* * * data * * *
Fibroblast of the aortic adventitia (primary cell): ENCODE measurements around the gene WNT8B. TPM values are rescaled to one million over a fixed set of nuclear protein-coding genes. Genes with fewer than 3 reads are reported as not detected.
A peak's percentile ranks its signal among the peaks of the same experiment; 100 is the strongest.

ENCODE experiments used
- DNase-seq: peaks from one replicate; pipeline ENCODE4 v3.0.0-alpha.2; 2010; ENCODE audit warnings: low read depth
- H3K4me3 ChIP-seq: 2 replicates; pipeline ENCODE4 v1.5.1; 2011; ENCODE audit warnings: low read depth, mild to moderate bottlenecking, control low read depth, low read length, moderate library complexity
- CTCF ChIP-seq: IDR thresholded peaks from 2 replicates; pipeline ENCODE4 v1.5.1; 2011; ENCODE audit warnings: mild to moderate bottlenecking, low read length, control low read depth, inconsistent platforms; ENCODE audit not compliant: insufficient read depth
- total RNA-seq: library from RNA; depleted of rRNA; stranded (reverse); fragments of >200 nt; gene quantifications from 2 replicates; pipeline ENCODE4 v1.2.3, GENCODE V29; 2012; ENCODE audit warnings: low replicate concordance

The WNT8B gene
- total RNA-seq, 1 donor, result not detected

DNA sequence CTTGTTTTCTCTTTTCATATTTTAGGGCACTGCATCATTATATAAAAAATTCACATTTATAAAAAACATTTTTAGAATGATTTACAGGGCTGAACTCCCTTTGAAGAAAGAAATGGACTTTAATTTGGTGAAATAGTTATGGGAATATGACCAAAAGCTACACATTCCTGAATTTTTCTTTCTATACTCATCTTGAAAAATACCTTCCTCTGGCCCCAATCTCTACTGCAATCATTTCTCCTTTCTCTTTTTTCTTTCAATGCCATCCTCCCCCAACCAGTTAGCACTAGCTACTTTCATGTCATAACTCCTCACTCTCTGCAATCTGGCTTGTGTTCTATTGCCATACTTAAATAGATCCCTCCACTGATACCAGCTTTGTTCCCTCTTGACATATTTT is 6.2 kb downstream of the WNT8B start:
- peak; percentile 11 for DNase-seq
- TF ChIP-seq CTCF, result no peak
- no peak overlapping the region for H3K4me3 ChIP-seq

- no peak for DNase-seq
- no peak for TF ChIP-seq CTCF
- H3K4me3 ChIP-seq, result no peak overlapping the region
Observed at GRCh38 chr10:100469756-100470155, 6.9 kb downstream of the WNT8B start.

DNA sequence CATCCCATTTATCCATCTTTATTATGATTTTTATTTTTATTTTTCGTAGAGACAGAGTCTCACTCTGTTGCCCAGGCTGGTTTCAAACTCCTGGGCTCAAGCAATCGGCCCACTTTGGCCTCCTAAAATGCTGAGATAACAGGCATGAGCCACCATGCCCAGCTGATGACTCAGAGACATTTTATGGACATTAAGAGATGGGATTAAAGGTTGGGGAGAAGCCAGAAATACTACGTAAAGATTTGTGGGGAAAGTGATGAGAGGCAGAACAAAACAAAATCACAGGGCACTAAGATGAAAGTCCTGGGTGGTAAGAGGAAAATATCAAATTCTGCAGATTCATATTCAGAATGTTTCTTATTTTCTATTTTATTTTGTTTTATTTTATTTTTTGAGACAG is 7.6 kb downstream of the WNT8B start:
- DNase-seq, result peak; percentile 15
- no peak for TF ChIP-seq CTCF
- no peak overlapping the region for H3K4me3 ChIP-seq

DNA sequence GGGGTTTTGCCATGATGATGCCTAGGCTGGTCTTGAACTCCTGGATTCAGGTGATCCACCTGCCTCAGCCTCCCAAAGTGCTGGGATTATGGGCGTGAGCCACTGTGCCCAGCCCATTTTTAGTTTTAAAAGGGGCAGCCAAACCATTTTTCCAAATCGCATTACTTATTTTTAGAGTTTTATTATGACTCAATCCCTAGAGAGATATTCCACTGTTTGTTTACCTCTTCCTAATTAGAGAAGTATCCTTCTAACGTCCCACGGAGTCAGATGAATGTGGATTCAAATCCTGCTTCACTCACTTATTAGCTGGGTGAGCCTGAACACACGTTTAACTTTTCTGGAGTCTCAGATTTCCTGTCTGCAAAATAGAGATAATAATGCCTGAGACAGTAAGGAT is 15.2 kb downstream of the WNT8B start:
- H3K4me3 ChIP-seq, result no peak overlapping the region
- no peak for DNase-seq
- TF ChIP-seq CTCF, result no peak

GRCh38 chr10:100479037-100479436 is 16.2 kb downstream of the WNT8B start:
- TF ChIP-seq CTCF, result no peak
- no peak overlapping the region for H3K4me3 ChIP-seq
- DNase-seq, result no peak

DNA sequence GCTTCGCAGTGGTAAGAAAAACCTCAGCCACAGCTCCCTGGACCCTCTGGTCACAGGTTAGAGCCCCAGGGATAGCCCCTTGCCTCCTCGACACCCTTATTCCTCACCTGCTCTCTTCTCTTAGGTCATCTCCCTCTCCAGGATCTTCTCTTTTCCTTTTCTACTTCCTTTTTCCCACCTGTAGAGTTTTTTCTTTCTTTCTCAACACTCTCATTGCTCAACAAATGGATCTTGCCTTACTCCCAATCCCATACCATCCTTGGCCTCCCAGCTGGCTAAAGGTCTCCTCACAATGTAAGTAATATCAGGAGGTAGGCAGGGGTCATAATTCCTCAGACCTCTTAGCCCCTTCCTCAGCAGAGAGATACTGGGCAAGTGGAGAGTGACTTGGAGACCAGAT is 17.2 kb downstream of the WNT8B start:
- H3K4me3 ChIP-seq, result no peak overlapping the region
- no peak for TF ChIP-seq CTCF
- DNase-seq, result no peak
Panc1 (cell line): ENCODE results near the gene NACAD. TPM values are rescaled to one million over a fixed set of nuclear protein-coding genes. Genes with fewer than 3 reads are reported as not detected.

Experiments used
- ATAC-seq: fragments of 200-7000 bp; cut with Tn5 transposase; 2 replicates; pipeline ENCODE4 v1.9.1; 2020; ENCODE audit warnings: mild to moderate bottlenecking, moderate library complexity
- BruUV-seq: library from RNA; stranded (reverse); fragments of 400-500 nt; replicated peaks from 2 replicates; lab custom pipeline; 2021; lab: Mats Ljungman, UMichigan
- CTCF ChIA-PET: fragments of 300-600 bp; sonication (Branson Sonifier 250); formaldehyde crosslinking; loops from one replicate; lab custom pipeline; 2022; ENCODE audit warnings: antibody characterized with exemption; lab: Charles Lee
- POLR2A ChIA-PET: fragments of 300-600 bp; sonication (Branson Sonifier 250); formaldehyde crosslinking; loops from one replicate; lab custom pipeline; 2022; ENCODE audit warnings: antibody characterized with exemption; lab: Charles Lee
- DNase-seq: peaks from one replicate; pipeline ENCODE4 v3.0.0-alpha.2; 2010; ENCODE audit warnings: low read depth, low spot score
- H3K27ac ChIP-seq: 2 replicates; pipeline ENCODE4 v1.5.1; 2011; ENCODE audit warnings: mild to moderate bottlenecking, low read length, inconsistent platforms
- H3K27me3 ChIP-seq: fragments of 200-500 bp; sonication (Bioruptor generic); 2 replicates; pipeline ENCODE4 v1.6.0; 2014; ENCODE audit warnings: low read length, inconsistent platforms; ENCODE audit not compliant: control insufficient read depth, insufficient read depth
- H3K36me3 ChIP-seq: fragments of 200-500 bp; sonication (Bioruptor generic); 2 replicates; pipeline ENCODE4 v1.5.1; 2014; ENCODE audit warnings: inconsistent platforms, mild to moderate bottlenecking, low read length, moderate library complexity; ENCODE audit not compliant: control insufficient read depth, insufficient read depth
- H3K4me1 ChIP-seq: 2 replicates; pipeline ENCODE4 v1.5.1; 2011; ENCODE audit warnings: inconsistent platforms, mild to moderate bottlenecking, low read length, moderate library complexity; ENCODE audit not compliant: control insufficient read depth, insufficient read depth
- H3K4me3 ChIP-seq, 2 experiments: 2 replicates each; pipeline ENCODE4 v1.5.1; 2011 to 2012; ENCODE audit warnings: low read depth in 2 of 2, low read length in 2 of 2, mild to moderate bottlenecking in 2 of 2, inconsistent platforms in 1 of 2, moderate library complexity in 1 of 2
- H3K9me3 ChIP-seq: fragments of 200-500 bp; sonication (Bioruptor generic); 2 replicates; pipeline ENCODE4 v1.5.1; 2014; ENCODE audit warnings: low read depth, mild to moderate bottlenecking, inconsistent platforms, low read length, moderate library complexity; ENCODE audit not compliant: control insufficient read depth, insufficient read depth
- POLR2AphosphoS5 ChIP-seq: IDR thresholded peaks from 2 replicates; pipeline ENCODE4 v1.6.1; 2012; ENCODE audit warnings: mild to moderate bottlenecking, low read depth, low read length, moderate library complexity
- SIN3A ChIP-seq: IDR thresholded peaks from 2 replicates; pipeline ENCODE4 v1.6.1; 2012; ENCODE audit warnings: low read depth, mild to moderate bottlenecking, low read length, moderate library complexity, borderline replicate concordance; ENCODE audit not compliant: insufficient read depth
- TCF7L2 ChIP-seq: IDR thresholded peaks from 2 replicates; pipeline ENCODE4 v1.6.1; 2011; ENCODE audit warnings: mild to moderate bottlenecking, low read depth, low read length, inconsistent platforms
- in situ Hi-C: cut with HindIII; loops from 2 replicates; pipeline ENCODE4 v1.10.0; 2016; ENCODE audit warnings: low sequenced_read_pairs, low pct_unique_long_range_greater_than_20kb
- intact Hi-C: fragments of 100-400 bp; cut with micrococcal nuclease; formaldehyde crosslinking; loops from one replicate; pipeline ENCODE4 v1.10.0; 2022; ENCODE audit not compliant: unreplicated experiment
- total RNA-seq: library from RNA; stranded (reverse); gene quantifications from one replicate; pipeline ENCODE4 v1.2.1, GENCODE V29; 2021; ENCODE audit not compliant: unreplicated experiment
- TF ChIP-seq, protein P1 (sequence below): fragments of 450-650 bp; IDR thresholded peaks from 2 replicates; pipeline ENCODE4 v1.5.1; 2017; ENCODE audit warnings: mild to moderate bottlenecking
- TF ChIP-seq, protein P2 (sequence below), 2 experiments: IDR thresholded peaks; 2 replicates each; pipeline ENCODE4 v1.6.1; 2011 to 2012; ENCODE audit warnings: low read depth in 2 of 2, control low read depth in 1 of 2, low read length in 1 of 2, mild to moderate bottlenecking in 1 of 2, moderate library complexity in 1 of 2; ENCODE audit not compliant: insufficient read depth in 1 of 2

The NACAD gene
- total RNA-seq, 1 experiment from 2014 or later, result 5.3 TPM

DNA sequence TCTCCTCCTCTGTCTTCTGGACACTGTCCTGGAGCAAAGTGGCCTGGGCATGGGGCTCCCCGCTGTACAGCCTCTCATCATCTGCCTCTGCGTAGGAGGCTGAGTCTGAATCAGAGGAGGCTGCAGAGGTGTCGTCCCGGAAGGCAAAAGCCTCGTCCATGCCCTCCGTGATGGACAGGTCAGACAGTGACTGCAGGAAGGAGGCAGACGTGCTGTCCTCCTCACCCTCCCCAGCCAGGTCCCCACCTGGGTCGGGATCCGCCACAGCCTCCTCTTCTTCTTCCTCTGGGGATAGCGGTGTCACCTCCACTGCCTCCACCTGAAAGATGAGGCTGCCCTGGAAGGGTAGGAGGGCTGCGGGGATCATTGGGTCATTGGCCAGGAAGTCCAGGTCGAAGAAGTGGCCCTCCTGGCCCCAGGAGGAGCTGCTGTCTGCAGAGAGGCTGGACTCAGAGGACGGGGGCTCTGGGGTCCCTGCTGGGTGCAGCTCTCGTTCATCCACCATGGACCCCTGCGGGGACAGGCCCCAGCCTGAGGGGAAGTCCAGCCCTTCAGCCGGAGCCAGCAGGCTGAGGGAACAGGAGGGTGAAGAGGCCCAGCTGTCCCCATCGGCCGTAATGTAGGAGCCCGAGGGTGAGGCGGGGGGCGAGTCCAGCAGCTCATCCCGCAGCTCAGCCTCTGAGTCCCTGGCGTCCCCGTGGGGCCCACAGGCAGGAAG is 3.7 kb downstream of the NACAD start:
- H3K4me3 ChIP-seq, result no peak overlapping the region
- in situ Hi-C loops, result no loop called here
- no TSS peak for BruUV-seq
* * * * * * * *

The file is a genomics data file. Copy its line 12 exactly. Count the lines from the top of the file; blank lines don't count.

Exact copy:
- TF ChIP-seq CTCF, result no peak